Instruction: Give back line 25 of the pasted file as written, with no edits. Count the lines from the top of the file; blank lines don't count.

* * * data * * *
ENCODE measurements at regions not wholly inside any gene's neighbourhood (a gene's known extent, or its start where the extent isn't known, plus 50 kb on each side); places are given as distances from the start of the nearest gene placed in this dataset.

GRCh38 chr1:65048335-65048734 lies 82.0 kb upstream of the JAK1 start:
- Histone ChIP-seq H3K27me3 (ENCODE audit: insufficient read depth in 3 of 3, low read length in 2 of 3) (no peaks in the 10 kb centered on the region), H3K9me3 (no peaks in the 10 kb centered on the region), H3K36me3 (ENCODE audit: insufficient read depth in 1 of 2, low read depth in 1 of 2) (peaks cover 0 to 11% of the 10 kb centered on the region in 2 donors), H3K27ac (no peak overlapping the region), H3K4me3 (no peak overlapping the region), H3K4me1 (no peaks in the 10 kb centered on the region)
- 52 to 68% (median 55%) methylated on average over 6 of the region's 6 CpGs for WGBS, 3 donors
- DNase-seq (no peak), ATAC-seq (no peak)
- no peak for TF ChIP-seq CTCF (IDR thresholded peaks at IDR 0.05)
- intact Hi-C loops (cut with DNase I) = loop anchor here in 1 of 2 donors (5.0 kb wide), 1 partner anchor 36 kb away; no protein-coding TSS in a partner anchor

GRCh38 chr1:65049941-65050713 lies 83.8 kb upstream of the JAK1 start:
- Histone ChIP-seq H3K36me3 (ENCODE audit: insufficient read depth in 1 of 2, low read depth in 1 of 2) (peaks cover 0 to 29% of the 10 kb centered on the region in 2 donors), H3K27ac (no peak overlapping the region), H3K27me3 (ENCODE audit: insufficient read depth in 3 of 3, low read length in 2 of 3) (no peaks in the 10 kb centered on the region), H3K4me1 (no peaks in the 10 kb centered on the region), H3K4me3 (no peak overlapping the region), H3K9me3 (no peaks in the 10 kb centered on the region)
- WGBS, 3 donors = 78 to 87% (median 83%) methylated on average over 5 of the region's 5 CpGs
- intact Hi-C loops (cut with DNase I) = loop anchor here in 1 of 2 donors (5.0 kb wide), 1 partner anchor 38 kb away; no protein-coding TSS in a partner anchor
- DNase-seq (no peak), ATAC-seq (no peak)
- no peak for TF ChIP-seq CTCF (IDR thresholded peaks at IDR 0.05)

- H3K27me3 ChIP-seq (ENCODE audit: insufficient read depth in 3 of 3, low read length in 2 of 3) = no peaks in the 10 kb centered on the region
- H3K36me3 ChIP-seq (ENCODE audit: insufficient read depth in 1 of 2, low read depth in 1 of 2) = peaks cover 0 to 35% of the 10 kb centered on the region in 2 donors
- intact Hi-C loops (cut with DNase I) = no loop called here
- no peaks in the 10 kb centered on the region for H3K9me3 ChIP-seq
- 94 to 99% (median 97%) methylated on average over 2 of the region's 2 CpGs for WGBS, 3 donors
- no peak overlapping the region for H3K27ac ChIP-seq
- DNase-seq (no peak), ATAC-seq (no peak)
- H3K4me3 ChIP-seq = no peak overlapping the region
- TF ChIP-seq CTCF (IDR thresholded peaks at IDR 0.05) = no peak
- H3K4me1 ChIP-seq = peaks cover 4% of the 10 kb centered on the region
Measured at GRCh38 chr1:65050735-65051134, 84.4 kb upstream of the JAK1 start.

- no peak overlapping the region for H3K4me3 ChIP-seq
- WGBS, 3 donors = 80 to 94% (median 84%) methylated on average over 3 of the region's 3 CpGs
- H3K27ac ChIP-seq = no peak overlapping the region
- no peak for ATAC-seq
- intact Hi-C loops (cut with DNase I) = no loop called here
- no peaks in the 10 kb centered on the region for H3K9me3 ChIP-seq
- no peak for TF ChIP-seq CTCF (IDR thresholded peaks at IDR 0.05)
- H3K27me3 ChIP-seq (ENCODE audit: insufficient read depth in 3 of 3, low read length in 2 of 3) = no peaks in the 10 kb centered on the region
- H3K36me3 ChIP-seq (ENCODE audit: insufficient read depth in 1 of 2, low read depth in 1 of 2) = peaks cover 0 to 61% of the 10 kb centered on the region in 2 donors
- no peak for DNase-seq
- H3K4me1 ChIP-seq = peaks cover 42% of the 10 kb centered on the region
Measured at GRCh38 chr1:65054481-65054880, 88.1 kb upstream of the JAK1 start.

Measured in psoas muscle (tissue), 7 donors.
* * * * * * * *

- no peak overlapping the region for H3K4me3 ChIP-seq